SERIALIZED BY HILOBOOKS: Jack London’s The Scarlet Plague | Rudyard Kipling’s With the Night Mail (and “As Easy as A.B.C.”) | Arthur Conan Doyle’s The Poison Belt | H. Rider Haggard’s When the World Shook | Edward Shanks’ The People of the Ruins | William Hope Hodgson’s The Night Land | J.D. Beresford’s Goslings | E.V. Odle’s The Clockwork Man | Cicely Hamilton’s Theodore Savage | Muriel Jaeger’s The Man With Six Senses | Jack London’s “The Red One” | Philip Francis Nowlan’s Armageddon 2419 A.D. | Homer Eon Flint’s The Devolutionist | W.E.B. DuBois’s “The Comet” | Edgar Rice Burroughs’s The Moon Men | Charlotte Perkins Gilman’s Herland | Sax Rohmer’s “The Zayat Kiss” | Eimar O’Duffy’s King Goshawk and the Birds | Frances Hodgson Burnett’s The Lost Prince | Morley Roberts’s The Fugitives | Helen MacInnes’s The Unconquerable |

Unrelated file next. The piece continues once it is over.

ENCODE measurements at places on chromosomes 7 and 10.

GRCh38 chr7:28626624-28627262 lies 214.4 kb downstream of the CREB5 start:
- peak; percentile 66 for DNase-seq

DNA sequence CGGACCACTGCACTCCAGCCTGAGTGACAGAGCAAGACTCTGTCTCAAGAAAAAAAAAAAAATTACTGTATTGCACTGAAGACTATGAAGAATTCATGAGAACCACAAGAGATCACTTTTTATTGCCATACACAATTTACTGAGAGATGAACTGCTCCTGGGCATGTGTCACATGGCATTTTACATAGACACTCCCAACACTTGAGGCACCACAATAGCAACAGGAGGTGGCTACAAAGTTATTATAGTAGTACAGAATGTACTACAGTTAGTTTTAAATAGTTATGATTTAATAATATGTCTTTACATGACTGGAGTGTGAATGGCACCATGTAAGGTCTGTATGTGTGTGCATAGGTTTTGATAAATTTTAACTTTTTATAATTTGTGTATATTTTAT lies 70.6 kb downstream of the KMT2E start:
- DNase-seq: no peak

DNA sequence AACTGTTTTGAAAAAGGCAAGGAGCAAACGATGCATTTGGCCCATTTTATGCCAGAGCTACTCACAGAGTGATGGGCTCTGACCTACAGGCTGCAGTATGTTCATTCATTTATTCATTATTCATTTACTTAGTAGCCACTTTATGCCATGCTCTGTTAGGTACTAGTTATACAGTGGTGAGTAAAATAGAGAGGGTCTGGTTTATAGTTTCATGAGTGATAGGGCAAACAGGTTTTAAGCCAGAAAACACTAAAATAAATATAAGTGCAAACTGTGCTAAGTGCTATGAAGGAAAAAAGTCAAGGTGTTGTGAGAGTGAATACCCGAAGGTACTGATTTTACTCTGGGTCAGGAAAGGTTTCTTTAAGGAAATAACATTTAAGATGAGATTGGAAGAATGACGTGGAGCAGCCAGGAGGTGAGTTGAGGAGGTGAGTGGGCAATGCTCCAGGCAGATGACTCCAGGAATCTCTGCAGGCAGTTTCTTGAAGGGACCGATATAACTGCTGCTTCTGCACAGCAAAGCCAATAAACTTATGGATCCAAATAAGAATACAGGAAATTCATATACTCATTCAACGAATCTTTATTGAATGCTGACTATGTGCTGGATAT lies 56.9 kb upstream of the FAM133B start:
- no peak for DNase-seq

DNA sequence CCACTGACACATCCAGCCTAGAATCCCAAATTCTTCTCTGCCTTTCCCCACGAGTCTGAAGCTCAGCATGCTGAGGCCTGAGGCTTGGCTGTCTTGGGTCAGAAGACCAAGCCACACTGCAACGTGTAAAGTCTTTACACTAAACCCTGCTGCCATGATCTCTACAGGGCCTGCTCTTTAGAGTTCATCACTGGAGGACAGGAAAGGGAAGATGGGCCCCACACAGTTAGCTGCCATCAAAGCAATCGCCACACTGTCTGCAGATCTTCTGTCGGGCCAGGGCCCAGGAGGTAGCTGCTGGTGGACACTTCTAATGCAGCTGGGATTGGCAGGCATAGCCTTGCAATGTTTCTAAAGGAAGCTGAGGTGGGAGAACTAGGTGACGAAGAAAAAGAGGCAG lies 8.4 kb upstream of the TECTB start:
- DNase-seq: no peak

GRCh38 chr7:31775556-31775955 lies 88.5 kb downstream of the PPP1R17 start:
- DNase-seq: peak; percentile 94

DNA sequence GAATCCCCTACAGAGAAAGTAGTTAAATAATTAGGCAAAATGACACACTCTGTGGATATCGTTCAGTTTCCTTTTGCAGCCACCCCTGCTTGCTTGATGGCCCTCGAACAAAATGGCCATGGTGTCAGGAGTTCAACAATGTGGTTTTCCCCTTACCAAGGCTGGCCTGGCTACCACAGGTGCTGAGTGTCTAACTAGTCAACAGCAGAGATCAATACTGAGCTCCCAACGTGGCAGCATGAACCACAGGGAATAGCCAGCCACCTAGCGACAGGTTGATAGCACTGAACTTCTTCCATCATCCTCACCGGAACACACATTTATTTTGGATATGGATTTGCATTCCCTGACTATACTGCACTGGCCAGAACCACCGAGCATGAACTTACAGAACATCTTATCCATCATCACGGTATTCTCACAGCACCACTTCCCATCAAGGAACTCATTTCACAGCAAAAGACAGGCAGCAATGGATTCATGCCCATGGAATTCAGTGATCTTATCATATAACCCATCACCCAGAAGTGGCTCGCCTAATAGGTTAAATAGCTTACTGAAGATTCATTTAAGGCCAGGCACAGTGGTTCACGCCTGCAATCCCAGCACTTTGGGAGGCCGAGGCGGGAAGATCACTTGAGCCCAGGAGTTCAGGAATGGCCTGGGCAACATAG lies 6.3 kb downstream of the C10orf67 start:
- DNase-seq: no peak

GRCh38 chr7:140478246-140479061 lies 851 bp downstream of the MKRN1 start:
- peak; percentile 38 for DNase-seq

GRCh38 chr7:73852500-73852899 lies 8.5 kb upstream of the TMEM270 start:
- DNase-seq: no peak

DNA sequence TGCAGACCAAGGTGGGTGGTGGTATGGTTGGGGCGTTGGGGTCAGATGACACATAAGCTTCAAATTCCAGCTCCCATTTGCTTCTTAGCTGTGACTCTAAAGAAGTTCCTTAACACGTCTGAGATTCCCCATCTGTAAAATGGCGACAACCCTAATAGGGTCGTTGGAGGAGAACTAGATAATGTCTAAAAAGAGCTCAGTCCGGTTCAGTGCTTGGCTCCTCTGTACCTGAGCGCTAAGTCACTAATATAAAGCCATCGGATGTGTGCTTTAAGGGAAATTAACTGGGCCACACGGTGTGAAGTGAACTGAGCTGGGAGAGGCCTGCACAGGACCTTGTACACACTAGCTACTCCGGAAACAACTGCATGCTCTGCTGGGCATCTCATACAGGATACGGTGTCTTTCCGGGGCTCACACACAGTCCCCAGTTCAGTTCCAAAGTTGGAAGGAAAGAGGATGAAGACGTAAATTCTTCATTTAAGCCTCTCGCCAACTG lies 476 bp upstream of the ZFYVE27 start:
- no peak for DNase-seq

Geoffrey Household’s Watcher in the Shadows | William Haggard’s The High Wire | Hammond Innes’s Air Bridge | James Branch Cabell’s Jurgen | John Buchan’s “No Man’s Land” | John Russell’s “The Fourth Man” | E.M. Forster’s “The Machine Stops” | John Buchan’s Huntingtower | Arthur Conan Doyle’s When the World Screamed | Victor Bridges’ A Rogue By Compulsion | Jack London’s The Iron Heel | H. De Vere Stacpoole’s The Man Who Lost Himself | P.G. Wodehouse’s Leave It to Psmith | Richard Connell’s “The Most Dangerous Game” | Houdini and Lovecraft’s “Imprisoned with the Pharaohs” | Arthur Conan Doyle’s “The Sussex Vampire” | Francis Stevens’s “Friend Island” | George C. Wallis’s “The Last Days of Earth” | Frank L. Pollock’s “Finis” | A. Merritt’s The Moon Pool | E. Nesbit’s “The Third Drug” | George Allan England’s “The Thing from — ‘Outside'” | Booth Tarkington’s “The Veiled Feminists of Atlantis” | H.G. Wells’s “The Land Ironclads” | J.D. Beresford’s The Hampdenshire Wonder | Valery Bryusov’s “The Republic of the Southern Cross”